Betty Fox was a tough lady. No, check that. Betty Fox was a mom who had to be tough.
Four kids, three boys. Working-class Port Coquitlam. Her second-youngest son is diagnosed with cancer. His leg is amputated.
That’s enough to deal with. That’s enough for a lifetime.
But the boy pushes. He saw things on the cancer ward. Just going on with his life minus one leg isn’t enough. In the kitchen of their PoCo home a day after he completes a 17-mile run, he tells her his plan to run across Canada — a marathon a day on one good leg and a prosthesis to raise money for cancer research. Betty reacts like a mom. We don’t know the precise words but they approximate “Are you nuts?”
She tells him it’s a stupid idea and he’s smarter than that. She tells him no able-bodied person has ever run from Newfoundland to B.C. She fights, a mom trying to protect her child from himself.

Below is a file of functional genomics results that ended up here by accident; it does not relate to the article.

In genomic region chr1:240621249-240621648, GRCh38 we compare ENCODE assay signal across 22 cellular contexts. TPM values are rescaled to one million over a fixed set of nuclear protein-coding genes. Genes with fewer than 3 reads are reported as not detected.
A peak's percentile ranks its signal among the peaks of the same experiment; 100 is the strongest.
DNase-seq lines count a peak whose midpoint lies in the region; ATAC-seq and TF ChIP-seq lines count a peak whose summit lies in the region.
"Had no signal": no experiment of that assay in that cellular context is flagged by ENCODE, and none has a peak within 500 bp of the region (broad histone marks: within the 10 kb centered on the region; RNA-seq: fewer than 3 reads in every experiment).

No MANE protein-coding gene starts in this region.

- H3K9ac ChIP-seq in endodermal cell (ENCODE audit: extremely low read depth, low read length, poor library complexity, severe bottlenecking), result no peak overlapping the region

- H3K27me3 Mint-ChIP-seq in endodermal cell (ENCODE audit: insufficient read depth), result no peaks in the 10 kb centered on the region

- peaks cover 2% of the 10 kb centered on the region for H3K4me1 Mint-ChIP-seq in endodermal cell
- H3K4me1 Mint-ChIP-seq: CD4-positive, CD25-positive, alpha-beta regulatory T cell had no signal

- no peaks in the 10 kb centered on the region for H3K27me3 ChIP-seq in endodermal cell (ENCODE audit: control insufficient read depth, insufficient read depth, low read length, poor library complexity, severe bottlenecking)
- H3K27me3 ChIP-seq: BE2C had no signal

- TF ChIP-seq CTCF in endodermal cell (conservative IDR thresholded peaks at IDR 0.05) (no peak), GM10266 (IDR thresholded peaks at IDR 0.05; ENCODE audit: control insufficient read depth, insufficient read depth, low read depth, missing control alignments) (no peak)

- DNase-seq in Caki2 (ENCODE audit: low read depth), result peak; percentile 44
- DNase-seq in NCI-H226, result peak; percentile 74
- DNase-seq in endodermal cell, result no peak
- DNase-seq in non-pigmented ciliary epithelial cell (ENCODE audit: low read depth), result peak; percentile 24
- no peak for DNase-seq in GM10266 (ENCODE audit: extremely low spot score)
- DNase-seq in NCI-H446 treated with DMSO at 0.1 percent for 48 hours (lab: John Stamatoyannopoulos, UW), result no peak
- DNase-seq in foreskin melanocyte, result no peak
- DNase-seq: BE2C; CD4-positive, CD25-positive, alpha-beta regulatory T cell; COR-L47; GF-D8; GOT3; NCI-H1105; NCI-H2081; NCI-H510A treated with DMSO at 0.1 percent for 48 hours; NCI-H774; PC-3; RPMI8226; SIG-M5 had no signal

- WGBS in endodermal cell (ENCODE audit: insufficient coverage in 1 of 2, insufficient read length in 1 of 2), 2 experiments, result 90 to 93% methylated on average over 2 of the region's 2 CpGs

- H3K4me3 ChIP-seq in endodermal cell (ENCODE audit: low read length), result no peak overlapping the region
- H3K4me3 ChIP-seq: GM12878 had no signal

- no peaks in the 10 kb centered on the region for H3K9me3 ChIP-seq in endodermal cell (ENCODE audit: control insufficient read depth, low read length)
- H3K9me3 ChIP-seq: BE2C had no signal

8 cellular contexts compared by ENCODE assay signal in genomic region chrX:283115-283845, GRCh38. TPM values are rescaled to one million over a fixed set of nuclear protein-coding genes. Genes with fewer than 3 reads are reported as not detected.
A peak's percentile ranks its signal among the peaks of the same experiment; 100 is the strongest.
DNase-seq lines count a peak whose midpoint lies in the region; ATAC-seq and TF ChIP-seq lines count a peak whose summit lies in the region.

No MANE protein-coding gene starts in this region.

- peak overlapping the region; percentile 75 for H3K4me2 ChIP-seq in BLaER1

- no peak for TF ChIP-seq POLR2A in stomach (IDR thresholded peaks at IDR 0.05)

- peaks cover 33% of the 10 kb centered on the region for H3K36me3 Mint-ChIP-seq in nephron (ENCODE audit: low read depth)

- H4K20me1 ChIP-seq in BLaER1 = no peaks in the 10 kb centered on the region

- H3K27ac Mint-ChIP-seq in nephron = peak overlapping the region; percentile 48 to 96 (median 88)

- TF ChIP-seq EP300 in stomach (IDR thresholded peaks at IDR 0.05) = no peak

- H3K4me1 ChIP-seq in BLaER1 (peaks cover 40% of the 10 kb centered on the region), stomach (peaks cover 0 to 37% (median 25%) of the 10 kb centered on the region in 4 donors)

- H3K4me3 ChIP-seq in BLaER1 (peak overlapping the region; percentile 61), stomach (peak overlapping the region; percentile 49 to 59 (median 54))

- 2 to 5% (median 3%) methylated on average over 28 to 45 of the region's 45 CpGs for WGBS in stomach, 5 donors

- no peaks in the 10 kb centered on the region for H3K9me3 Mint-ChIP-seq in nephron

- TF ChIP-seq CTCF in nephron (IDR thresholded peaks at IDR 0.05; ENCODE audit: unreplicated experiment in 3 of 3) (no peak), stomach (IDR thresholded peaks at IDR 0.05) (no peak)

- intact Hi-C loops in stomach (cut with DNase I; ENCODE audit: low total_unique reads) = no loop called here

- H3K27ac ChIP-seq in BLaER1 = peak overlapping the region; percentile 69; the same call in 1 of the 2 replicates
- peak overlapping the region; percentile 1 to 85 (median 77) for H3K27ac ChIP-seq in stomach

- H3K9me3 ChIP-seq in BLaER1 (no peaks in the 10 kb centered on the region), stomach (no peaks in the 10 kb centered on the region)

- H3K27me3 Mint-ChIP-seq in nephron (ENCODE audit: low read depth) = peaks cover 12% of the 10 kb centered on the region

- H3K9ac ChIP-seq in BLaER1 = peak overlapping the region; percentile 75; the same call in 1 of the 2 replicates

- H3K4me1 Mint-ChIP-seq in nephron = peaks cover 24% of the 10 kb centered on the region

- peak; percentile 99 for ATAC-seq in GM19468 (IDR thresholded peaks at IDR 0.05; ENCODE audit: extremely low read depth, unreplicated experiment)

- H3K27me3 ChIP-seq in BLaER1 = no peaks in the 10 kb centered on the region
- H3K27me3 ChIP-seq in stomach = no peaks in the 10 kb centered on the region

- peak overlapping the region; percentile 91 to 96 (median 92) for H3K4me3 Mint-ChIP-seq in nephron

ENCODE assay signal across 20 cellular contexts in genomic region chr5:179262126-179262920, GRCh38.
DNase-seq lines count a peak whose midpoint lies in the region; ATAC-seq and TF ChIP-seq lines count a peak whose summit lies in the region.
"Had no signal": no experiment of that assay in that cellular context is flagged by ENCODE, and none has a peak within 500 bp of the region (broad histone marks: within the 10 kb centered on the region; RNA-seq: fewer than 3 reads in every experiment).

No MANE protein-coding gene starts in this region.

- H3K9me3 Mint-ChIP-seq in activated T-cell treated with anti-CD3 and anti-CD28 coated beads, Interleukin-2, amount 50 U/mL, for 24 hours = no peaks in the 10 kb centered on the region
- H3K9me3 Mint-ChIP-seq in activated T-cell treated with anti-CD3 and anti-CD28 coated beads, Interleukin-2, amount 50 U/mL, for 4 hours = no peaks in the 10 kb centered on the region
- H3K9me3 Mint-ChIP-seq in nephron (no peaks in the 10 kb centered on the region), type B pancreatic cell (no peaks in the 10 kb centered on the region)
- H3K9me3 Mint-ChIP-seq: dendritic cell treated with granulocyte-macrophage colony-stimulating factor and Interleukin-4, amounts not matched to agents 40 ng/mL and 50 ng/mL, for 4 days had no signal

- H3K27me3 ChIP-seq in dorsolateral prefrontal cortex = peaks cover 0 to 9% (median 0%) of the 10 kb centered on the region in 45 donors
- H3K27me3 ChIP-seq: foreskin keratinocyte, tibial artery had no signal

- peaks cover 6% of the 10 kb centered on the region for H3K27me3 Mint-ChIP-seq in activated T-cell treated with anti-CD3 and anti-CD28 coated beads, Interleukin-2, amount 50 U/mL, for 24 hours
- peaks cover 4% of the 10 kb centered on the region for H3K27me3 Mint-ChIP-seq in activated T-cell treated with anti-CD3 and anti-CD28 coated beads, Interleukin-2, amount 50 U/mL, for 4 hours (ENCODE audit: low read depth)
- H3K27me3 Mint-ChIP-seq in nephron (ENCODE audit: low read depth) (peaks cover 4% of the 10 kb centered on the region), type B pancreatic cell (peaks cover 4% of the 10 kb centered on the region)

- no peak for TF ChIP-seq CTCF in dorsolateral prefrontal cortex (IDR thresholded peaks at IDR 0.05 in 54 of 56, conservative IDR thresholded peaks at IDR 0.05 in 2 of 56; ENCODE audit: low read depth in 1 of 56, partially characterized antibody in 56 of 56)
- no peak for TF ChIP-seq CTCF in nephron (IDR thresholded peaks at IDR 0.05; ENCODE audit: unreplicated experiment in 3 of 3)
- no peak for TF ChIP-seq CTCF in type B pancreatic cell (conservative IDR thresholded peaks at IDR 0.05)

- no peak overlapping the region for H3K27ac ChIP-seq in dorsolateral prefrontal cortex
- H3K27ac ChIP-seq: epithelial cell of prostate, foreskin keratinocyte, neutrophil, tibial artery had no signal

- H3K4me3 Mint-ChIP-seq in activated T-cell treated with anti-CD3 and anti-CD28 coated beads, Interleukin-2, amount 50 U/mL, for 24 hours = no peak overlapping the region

To no avail. Tough mom, determined kid.
The rest of the story need not be repeated; it has become a hero’s legend in Canada, complete with requisite tragic ending. But that’s just the beginning of Betty Fox’s story, a heroine’s tale in its own right. Where you or I might have retreated in our grief, Betty and the Fox family stepped forward.
Where most would have held close their personal memories and moments, Betty went public.
Where many might allow the Marathon of Hope to fade into history as something too painful to think about day after day, Betty embraced it, embraced her son’s cause and made it her own, embraced it and worked in spite of the pain, because of the pain.
Terry lit the fire and she tended it for three decades. It was a tough job but somebody had to do it.
– Richard Dal Monte, The Tri-City News